As far as I understand things correctly there is a way to transparently insert external storage to the Nextcloud instance. I have used it in my personal instance already to include a folder from the server’s file structure to the cloud. However Nextcloud provides a whole set of possible drivers for external storage like SFTP, FTP, WebDAV, SMB/CIFS, Amazon S3, … All these allow the admin to configure the NC instance to store the data (partly) off-server somewhere.

Now we are getting closer to the hairy part (at least from the linguistic part). To have read-write access to the bit data storage, my idea was to install an NC instance there as well. The NC on the small VPS/webspace can then include the big storage NC instance as a WebDAV or optimized nextcloud external storage. This is already working in my testing environment.

The idea of the server-side encryption is to protect just this type of outsourced data. So, I would in my understanding enable server-side encryption on the small VPS/webspace. This should cause all the write operations to any backend (be it Amazon S3 or a WebDAV storage) be encrypted. This is mainly intended against data leakage on these external storages, otherwise, the server-side encryption does not provide any security benefit.

So, you are right, the NC instance on the big storage has a user frontend. But has as well an API frontend called WebDAV. The instance on the small VPS is pretty capable of using this API to write remotely.
I cannot link the encryption with either frontend or backend. It is always associated to a whole NC instance. In my case the instance on the small VPS. This instance has a frontend (web and again API) and a backend (local native storage in nextcloud and the remote storage in the other nextcloud on the big web space). If all data is encrypted before been sent to the backend this should work as I intend it.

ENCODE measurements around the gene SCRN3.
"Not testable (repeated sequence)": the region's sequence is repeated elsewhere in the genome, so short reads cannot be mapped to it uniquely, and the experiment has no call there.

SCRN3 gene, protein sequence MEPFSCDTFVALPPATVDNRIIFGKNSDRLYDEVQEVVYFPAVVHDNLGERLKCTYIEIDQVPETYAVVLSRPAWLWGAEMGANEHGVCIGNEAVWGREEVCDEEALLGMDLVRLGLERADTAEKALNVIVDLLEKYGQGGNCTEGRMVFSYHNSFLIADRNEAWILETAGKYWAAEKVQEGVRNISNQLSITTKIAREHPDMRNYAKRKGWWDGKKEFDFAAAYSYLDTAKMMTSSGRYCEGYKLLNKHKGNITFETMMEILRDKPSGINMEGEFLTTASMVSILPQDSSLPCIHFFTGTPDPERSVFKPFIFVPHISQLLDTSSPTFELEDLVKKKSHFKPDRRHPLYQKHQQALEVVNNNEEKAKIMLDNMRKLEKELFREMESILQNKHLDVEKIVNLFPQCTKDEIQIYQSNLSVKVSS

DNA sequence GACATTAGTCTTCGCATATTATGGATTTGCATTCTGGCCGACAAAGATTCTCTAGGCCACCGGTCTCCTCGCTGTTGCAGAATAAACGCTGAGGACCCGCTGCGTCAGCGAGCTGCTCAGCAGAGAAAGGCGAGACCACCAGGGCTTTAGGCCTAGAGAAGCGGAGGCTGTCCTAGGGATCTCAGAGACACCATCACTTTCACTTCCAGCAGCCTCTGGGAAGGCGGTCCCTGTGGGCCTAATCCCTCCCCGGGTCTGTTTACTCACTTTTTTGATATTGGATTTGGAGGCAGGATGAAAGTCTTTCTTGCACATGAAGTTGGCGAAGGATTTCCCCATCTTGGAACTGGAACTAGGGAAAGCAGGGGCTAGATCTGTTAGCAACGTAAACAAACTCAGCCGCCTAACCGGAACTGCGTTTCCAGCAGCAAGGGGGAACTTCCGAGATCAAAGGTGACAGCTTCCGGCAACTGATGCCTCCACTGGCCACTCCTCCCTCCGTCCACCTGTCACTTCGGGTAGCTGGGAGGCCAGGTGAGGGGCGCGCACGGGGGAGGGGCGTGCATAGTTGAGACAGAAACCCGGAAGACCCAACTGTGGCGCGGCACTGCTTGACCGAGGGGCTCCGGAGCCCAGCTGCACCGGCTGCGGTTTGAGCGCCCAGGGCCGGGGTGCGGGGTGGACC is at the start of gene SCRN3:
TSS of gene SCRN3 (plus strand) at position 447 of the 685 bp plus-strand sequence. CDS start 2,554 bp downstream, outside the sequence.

This paragraph is a disturbing one. How can encryption decrypt non-encrypted data? Assume a user wants to store a file in such a location on external storage (be it Amazon S3 or NC WebDAV). Da data comes into the frontend unencrypted (ok, it was transport encrypted by the HTTPS layer but forget about that). Then the NC instance on the small VPS will decide where to store and selects the big storage external location. The encryption should now encrypt the data and pass the result to the backend (which will open an HTTP(S) transaction to the second NC instance).

Or are you referring to the reading process? Then of course it must go vice-versa. But after writing some data using the chain described above, the data should not be readable when accessing the raw data on the second instance.

Can you not interface using a webdav sharing instead of a native full fledge Nextcloud ? A basic webdav sharing will act as a simple storage backend, like you need…

Nextcloud contains a WebDAV server API. The webspace itself is not capable of WebDAV as far as I know. I will have to ask it but I doubt it. Strato (the provider involved with the big storage provider) has its own storage solution (HiDrive) but this costs extra of course.

This is exactly my problem. If you read the conversation again you see that I was able to merge the backing storage nextcloud into the nextcloud instance in question but no encryption is done. This is against all intuition and every documentation I found so far.
I wanted to know if anyone has had a similar problem otherwise I will have to open a bug issue on github.

Again this looks like normal because you are chaining two frontends. You need to access your storage as nothing more than what it is : Storage.

So you may try to use Nextcloud webdav raw interface. For that, do not mount that storage as being another Nextcloud. Mount is as a dummy webdav storage. In this config, you should achieve what you are looking for. But again, it is normal for Nextcloud to decrypt its content when sending it to an end user or another frontend.

I just found this issue on github. It might be related to this problem here.